When I started my career in interactive media at one of Hollands first multimedia producers, I enrolled in the postacademic course ‘Economics and New Media’. The first lecture was by the then recently retired ceo of one of the world’s largest publishing houses. He blew my mind with his opening statement.
‘I’m a publisher and I don’t really care what is printed on the other side of my advertisements’.
That day in 1986, I learned a lot, besides the power of an opening statement. New at the game and naive, I was convinced that people would use any new medium, because it was there to use. Just because it was new, everything would change overnight. My own myopia blurred my view. I needed a giant wake up call. And I got one.
Publishing is an industry and, like in any industry, money has to be made.
The need to know publishing industry has changed quite a bit since 1986. Science was (and still is) big business: the same people that come up with the content for free, pay for it to read. It is a must have, a need to know and a must do (publish or perish & vanish). Professional info is needed to perform the service required and can & will be paid for by the client. But even these once very profitable businesses are under attack. There is too much. We suffer from infobesity. We are 24/7 under attack. We need to know everything in real time. Subscriptions will continue, but rates will slowly fall. New forms of filtering will have to be found. Publishers on top of their game will have to redefine their traditional role as a gatekeeper.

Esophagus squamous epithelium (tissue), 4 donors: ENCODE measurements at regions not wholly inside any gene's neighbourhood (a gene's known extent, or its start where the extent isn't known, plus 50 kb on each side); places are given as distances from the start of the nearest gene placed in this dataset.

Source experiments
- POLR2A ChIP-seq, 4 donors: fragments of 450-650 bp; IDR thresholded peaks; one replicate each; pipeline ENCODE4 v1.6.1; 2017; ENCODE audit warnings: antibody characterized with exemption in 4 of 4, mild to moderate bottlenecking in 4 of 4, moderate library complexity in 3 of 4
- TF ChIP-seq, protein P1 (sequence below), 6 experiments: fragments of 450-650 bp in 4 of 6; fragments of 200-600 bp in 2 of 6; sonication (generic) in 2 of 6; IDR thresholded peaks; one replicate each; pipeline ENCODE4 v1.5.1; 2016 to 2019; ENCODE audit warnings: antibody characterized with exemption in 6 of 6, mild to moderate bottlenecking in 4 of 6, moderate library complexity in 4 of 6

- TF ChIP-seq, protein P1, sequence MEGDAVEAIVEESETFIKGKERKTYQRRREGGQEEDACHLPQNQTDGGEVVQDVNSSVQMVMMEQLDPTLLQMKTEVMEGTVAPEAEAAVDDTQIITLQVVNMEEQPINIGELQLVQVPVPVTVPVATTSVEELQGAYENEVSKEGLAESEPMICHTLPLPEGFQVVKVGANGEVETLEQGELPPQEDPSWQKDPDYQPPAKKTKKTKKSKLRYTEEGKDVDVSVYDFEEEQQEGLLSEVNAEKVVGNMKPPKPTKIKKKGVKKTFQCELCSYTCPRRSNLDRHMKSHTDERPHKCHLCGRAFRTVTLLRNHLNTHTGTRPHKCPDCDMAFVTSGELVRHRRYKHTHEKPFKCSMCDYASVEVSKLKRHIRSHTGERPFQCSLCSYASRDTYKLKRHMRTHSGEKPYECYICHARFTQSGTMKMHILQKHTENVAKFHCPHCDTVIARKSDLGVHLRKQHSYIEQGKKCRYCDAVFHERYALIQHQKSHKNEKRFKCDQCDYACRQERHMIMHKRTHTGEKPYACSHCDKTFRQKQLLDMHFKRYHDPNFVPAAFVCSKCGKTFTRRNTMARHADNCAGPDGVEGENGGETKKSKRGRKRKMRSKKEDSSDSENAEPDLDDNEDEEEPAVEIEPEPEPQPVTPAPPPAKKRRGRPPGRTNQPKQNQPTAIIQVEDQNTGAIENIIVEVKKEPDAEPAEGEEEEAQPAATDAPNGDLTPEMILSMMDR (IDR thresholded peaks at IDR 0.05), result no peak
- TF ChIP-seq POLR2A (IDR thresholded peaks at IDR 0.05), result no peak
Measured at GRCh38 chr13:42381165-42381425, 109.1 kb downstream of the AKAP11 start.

The nice to know publishing industry suffers from the avalanche of content as well, but is confronted with another, even more pressing problem. Advertisers are jumping ship. Advertising budgets are under pressure and shifting towards BTL. Will advertisers return? Is this business really cyclical, as most publishers still assume? Will magazines, newspapers, tv suffer from the migration to online and/or mobile? Is advertising a dead end street, as some futurists and business thinkers proclaim?
It is a Janus Head. We will have to look into the minds and souls of advertisers and viewers/readers/surfers/couch potatoes at the same time. And as always, look into the future and past.
Was Stewart Brand on target when he wrote (1995) : ‘Hindsight is better than Foresight’?